Download
HTML Embed
HTML EMBED
Click to Copy
Marketplace

What makes the dollar strong?

Aug 23, 2019

Latest Episodes

Download
HTML Embed
HTML EMBED
Click to Copy
Marketplace Morning Report
Download
HTML Embed
HTML EMBED
Click to Copy
Marketplace Morning Report
Download
HTML Embed
HTML EMBED
Click to Copy
Marketplace Morning Report
Download
HTML Embed
HTML EMBED
Click to Copy
Download
HTML Embed
HTML EMBED
Click to Copy
Download
HTML Embed
HTML EMBED
Click to Copy
This Is Uncomfortable
Download
HTML Embed
HTML EMBED
Click to Copy
Marketplace Morning Report
Download
HTML Embed
HTML EMBED
Click to Copy
Marketplace Morning Report
Download
HTML Embed
HTML EMBED
Click to Copy
Marketplace Morning Report
Download
HTML Embed
HTML EMBED
Click to Copy

Here’s how inflation works

Kimberly Adams Feb 14, 2018
Share Now on:
HTML EMBED:
COPY
A view of the Federal Reserve building.
KAREN BLEIER/AFP/Getty Images

Given that fears of higher interest rates driven by inflation have been one key factor in the turbulent markets this month, much attention is being paid to the release of the consumer price index just now. It’s up by 0.5 percent, more than expected. The core rate, excluding volatile food and energy prices, is up 0.3 percent, the most in a year.  

Core prices are up 1.8 percent in the last 12 months, close to the Federal Reserve’s inflation target, which could trigger even more interest rate hikes to keep the economy from overheating. 

Here’s how inflation typically gets going: unemployment goes down, competition for workers pushes wages up and prices follow, said Diane Lim of the Conference Board.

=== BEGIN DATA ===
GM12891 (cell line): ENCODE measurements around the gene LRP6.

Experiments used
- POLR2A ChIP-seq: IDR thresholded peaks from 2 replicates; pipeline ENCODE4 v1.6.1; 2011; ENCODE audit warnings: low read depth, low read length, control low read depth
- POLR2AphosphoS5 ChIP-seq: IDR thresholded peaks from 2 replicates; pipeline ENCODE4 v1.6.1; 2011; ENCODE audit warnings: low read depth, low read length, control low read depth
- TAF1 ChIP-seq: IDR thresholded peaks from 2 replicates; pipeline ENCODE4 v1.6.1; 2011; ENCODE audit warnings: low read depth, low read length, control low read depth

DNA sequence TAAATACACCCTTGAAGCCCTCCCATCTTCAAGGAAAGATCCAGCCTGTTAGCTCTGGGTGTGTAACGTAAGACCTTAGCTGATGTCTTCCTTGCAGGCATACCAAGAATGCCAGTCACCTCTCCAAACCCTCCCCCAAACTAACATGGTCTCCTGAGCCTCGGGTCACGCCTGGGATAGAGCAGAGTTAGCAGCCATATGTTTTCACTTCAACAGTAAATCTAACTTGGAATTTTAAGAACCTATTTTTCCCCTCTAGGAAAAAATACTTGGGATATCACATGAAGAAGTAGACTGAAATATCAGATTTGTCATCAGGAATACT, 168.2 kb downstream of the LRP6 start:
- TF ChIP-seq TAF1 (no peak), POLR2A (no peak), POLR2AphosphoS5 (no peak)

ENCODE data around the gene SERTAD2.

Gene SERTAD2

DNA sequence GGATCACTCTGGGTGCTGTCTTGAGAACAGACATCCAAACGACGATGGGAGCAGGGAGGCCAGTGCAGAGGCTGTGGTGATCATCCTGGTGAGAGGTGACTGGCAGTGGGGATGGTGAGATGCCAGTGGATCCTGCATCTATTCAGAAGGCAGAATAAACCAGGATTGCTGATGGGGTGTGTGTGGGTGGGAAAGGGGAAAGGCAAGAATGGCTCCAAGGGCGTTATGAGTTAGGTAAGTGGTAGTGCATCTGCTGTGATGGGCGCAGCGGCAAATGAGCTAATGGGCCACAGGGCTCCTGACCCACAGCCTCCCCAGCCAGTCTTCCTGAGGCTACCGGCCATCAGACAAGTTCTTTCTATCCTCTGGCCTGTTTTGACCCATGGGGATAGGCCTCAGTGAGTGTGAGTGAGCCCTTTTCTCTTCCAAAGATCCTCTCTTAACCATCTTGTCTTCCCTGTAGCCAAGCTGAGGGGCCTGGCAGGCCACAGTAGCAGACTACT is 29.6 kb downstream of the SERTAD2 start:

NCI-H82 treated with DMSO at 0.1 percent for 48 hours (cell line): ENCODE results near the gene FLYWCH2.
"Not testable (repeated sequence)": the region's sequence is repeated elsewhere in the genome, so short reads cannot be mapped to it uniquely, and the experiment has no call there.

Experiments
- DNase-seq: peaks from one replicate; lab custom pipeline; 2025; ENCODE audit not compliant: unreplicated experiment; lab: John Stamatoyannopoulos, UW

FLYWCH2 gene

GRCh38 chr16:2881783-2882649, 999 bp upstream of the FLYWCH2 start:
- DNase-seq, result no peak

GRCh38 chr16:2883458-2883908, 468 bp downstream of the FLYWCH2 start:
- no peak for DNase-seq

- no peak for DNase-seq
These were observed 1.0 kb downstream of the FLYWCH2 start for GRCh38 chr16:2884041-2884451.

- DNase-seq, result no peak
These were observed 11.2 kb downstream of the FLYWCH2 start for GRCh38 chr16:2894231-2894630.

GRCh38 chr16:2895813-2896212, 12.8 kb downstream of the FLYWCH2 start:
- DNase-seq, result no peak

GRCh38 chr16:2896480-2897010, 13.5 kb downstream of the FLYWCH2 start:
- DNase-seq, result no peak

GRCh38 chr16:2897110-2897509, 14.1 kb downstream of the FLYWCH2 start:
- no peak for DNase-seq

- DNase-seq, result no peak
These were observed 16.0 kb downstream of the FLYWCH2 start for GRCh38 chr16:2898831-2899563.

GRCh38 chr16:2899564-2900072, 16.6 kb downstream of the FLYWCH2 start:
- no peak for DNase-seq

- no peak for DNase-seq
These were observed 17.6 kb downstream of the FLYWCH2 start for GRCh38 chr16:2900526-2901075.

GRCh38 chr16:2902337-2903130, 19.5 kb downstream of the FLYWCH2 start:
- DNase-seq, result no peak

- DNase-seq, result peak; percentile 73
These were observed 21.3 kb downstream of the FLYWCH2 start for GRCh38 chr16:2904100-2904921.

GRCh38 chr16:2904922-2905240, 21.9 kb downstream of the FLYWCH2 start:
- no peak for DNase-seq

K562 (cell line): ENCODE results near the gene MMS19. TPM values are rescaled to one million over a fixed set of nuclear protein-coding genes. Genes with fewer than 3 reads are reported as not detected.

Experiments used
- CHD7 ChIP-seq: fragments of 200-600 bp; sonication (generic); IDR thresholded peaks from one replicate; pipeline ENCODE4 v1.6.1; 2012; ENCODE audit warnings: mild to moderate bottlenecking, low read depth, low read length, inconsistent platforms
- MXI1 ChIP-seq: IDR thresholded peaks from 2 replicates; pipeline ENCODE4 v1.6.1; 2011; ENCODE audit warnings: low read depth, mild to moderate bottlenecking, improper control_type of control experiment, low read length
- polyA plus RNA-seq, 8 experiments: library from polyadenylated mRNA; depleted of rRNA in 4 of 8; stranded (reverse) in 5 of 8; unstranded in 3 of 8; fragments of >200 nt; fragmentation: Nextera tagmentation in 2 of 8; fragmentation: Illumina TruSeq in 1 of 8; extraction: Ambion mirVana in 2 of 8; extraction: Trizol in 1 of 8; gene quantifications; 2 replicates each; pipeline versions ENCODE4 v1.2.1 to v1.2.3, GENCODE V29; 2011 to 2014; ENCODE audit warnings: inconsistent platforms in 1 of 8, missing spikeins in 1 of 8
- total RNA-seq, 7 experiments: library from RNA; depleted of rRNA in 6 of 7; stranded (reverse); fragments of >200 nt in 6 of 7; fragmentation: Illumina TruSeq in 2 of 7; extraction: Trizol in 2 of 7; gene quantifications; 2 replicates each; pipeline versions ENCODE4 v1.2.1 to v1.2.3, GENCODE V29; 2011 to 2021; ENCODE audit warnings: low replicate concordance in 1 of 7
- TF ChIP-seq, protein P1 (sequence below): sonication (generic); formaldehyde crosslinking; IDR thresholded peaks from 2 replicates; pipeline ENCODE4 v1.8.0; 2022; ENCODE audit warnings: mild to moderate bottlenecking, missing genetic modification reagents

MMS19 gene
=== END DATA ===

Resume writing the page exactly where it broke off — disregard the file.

“Often what causes inflation to rise is upward pressure on wages, which raises prices for producers, and which has to be passed on both to producers and consumers,” she said.

That’s why reports last week of rising wages helped send markets into a frenzy. But that wage growth was uneven. “Three-quarters of workers saw absolutely nothing,” said David Blanchflower, a labor economist at Dartmouth College.

Blanchflower said wage gains happened mostly at the top — for supervisors, managers and executives, which skewed the average.

“I think the markets wrongly responded to a very volatile series that certainly hasn’t impacted the majority of people in the country,” he said. 

So while today’s numbers give us a data point, Blanchflower said inflation won’t really begin to climb until lots more people get a raise.

If you’re a member of your local public radio station, we thank you — because your support helps those stations keep programs like Marketplace on the air.  But for Marketplace to continue to grow, we need additional investment from those who care most about what we do: superfans like you.

Your donation — as little as $5 — helps us create more content that matters to you and your community, and to reach more people where they are – whether that’s radio, podcasts or online.

When you contribute directly to Marketplace, you become a partner in that mission: someone who understands that when we all get smarter, everybody wins.